Chapter 21

From out of the blue came a change, not for me, other than I got a new boss. Gerry replaced Don Talmage by sending him to the same place he sent John Burton, International Sales. The funniest part was that Don wanted to know if I would join him in his Marketing efforts. Somehow the word "no" was given to him. His replacement, Bill Weathers, was an ex-airline type. His expertise was cargo carriers, and at one time owned and went broke running an airline. Bill and I got along and maybe he was told or this was his forte; he let me do my thing and that way we became friends. Bill had one thing that bothered me later. He was an ex-military man and his philosophy was that rank had its privileges no matter what the person does for you. But that was tomorrows problem and we functioned well.

Gerry and I received an invitation to have lunch on Molcome Forbes yacht in the Los Angeles Harbor. His kids were on their way to Alaska. They would stop at major cities between New York and Alaska and have lunch and a short cruise. Gerry and I had a delightful day with an excellent lunch and harbor cruise. The highlight of the day was on the way to the ship. Gerry complimented and thanked me for my sales efforts. He also felt that my approach to handling the carriers was a good example. This was the closest that I had heard that Management understood what was going on. The tragedy was that Gerry was killed soon after, driving his family home from the mountains. He was the last person from Douglas Management to thank me for my efforts.

I knew very little about Gerry when he asked me to join the Marketing Department. He was highly intelligent and from the same Engineering background, out of Aerodynamics. He was a very close friend of Jack McGowan, President of Douglas, and assured his path to his present job.

He felt that everyone should be as fast on the uptake as he and that he had all the answers. He was intelligent, but short on human dynamics. He had a way of alienating people within the airlines because of his aggressiveness. He was actually forbidden to visit several carriers because of his reputation within the airline of chastising people who did not agree with him. He was, at least, a difficult man to work for, but his close friends from previous days stuck by him. Gerrys famous statement, when someone told him to ease up or he was going to get an ulcer was, "I don't get ulcers, I give them."

Things became easier with Gerry as I began to sell aircraft, though my early success with Trans Texas and Central did not seem to matter. But by the time we had lunch on Malcolm Forbes Yacht, I began to feel comfortable with my position, so it was a loss when Gerry was killed.

Manufacturers love to have their competitor slip in some manner, so they can get cheap publicity through the press that the competitor has a deficient aircraft.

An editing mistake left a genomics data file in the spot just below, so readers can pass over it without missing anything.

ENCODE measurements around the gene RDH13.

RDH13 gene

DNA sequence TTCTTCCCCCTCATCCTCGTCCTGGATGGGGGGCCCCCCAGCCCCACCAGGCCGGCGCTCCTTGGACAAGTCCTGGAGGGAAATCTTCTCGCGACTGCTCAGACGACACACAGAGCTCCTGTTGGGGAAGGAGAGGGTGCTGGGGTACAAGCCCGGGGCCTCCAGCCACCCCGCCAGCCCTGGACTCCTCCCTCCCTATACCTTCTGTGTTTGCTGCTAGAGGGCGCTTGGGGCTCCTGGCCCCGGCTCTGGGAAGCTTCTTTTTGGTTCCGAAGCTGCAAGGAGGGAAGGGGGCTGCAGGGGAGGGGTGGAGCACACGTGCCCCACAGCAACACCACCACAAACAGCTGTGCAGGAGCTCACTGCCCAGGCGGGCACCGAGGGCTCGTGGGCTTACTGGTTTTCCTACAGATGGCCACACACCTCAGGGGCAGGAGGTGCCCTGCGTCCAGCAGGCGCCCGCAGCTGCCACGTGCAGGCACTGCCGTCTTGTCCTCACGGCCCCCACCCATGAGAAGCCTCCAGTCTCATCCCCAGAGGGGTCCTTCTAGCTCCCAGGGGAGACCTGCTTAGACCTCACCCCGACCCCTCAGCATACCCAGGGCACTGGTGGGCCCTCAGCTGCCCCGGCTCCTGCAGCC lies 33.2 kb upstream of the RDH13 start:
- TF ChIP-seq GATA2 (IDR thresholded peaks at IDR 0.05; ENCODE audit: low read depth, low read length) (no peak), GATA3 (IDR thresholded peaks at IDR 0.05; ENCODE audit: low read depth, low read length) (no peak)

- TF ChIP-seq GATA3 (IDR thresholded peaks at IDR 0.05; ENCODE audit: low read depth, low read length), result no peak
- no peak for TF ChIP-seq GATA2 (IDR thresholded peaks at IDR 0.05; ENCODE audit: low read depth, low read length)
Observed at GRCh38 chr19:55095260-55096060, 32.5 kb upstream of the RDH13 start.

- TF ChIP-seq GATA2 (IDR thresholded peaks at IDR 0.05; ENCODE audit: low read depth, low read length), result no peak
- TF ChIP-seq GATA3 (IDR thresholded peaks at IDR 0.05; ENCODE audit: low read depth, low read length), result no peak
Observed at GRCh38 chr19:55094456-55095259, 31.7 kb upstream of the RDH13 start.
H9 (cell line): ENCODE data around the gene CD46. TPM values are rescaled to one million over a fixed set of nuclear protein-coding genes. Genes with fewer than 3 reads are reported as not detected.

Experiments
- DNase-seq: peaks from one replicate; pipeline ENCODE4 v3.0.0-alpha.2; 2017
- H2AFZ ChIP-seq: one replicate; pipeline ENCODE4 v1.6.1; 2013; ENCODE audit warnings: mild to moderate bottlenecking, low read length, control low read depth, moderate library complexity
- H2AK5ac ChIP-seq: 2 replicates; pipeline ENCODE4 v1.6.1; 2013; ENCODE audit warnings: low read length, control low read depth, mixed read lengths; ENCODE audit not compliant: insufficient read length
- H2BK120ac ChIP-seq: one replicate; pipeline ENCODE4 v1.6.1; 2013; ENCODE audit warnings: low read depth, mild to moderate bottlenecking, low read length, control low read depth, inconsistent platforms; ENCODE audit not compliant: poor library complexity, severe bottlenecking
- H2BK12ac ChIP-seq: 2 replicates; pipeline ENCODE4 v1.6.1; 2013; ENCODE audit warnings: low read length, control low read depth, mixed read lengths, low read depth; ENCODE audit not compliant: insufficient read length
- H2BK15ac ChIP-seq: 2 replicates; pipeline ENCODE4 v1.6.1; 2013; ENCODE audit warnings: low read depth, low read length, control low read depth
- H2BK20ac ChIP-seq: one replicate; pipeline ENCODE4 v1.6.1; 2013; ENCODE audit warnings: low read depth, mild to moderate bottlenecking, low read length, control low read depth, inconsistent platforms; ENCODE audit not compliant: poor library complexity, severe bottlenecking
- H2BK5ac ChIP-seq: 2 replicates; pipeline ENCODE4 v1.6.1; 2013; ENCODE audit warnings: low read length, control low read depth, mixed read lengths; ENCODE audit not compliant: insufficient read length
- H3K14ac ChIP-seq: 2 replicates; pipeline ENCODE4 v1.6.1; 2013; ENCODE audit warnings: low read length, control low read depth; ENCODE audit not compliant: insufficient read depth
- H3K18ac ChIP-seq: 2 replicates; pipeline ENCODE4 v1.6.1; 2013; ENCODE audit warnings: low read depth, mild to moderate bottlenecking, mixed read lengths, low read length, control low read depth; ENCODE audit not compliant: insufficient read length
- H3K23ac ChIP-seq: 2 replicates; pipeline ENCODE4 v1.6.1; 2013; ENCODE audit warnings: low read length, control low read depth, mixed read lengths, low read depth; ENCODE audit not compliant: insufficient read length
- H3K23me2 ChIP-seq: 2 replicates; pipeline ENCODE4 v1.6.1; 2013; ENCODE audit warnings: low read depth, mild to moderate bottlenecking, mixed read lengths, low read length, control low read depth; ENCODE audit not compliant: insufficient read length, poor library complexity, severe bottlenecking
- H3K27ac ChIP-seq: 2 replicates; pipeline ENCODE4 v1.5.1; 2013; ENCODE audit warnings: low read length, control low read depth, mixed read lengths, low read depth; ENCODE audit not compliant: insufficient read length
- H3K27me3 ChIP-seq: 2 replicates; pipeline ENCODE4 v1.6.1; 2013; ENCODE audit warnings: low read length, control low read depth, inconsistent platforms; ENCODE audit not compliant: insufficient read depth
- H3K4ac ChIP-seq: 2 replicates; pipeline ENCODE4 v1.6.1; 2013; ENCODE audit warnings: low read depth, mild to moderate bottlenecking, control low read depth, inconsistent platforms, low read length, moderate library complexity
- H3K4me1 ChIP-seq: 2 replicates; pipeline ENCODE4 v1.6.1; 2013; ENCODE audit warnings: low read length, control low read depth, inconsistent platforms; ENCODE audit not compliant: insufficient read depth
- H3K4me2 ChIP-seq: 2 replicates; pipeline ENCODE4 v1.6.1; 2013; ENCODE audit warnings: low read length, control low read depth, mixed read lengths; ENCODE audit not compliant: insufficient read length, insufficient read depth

One such instant occurred when, after completing a trip to Washington D.C. and finishing business, I headed home on a United DC-10. Settling into my window seat on the right side of the aircraft, and enjoying a comfortable and relaxing flight home, watching the sunset off in front of the aircraft as we headed West. Over Little Rock, Arkansas, the sun began to move to my right and soon was behind us; we were heading East. The Captain came on the intercom and said, he had shut the number two engine down, rear center engine, due to a fire warning. He had popped the fire extinguisher bottles. He had felt that it was a false warning but needed to pull the extinguisher handle on the engine. We were going to land in Memphis, which we did, and it had turned dark. He had landed on the short runway which crossed the main runways and stopped with nowhere to turn, but 180 degrees. He initially decided to sit there and wait for them to bring out ladders and bus us to the terminal. I discussed this situation with the Captain, explaining I was from McDonnell Douglas. He was congenial but expressed his frustration with the aircraft electronics. He stated that false warning lights fill the cabin with glare, and he was disgusted. You cannot ignore a fire warning light even if you know it is false. We sat there for 1.5 hours when the captain decided to start the engines and turn the aircraft around. His frustration level got the better of him. He started the remaining engines, and started to turn the aircraft. He did not make it; the nose slipped off the runway into the Mississippi Mud and the nose wheel sank up to the fuselage.

One hour later, with the tail in the air, they rigged ladders and brought the buses out to take us to the airport. The replacement aircraft arrived from Washington D.C., a DC-8. They loaded us on the aircraft and the Captain of the DC-8 welcomed us to old reliable. We arrived at Los Angeles at 2:30 a.m. only to find my car battery dead; I had left the radio on. Going to bed at 4 a.m. ended an exhausting trip.

When I finally went into the office, later that day, I was surprised that Airbus had spread the story that the engine had exploded on the DC-10, and that the aircraft had skidded into the Mississippi mud. A lot of people were happy that I was on that flight so they could refute Airbus. I was not so sure that I was that happy, after a day like that.